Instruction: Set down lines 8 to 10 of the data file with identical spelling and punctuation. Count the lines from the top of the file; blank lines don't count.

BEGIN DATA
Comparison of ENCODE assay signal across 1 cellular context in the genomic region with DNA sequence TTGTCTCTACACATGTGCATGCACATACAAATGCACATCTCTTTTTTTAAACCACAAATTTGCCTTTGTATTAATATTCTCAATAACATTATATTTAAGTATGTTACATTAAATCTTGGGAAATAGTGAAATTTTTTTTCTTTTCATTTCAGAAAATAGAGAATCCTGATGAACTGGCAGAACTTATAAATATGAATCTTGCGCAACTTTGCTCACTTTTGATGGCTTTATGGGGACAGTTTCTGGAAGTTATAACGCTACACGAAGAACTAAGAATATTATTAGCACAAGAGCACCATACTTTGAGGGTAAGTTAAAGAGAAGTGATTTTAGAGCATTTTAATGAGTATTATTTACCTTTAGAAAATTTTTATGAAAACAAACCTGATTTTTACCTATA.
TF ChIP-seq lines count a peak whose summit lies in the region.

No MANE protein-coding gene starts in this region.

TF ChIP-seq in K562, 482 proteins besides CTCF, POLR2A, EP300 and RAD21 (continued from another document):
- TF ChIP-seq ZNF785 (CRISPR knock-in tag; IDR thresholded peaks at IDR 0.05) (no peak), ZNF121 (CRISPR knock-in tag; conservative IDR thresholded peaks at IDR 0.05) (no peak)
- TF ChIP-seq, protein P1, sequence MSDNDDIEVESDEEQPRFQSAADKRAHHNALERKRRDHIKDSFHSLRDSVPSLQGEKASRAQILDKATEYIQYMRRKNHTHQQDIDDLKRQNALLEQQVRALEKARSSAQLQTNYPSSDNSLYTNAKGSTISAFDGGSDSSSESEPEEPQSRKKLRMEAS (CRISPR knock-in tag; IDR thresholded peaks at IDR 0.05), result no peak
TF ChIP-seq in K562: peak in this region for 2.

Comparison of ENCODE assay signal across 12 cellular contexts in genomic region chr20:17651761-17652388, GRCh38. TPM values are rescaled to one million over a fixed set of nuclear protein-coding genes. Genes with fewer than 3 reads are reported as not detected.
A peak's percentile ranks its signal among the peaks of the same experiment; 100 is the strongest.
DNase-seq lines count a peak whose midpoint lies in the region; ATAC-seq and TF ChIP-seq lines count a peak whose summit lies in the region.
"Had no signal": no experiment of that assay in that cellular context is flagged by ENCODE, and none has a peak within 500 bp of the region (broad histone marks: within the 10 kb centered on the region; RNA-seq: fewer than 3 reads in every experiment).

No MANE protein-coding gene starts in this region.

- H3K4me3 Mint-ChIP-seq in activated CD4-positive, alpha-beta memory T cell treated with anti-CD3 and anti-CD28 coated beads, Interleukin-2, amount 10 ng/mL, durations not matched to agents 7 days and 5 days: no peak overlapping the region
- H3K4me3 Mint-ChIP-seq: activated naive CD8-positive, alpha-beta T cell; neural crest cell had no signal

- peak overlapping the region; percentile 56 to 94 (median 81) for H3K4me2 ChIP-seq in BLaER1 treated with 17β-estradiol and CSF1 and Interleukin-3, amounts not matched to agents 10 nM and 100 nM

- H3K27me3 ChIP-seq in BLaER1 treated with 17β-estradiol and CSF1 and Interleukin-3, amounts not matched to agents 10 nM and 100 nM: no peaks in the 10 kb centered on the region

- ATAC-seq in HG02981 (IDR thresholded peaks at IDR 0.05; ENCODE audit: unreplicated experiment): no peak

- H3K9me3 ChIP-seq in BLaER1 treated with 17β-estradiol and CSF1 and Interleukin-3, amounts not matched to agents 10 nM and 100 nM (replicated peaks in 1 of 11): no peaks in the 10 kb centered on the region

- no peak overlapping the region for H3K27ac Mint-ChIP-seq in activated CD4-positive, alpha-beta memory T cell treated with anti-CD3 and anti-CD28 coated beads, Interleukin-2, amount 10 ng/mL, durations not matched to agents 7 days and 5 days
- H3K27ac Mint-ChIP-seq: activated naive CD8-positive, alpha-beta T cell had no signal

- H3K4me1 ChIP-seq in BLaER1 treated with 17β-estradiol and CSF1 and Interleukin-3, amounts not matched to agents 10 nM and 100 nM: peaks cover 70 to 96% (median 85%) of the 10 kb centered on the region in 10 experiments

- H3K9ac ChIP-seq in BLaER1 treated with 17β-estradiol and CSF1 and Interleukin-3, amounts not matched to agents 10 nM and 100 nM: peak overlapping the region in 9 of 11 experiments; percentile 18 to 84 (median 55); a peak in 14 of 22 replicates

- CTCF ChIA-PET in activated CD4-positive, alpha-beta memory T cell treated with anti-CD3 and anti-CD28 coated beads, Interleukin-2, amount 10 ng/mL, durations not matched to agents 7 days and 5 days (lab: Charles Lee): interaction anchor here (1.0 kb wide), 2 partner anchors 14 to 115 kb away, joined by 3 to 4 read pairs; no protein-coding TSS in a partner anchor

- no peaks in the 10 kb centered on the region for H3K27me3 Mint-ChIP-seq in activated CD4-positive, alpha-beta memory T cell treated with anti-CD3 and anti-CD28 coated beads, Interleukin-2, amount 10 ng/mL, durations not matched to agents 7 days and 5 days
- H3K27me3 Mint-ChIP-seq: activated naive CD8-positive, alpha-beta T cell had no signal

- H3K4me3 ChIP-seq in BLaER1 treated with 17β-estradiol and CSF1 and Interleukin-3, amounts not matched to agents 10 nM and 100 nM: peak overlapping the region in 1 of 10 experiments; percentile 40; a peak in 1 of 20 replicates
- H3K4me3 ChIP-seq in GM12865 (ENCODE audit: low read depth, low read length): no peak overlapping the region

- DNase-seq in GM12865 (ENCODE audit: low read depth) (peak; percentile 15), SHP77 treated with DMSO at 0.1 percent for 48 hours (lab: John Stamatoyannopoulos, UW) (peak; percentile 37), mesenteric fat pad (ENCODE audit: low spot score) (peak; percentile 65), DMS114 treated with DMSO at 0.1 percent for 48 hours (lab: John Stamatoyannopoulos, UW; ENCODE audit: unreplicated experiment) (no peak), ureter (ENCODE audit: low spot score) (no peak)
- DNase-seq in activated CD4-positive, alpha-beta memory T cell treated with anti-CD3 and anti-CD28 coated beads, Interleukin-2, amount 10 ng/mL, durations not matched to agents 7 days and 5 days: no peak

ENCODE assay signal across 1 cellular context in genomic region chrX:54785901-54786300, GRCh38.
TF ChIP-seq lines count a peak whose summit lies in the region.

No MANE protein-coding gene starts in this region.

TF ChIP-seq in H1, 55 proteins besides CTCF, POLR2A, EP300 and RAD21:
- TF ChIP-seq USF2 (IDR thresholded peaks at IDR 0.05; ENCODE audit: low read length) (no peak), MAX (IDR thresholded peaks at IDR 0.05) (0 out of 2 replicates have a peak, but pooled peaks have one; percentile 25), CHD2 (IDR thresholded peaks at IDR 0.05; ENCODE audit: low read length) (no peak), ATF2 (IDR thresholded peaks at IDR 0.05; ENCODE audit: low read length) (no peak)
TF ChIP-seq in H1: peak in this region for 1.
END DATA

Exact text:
Comparison of ENCODE assay signal across 12 cellular contexts in genomic region chr20:17651761-17652388, GRCh38. TPM values are rescaled to one million over a fixed set of nuclear protein-coding genes. Genes with fewer than 3 reads are reported as not detected.
A peak's percentile ranks its signal among the peaks of the same experiment; 100 is the strongest.
DNase-seq lines count a peak whose midpoint lies in the region; ATAC-seq and TF ChIP-seq lines count a peak whose summit lies in the region.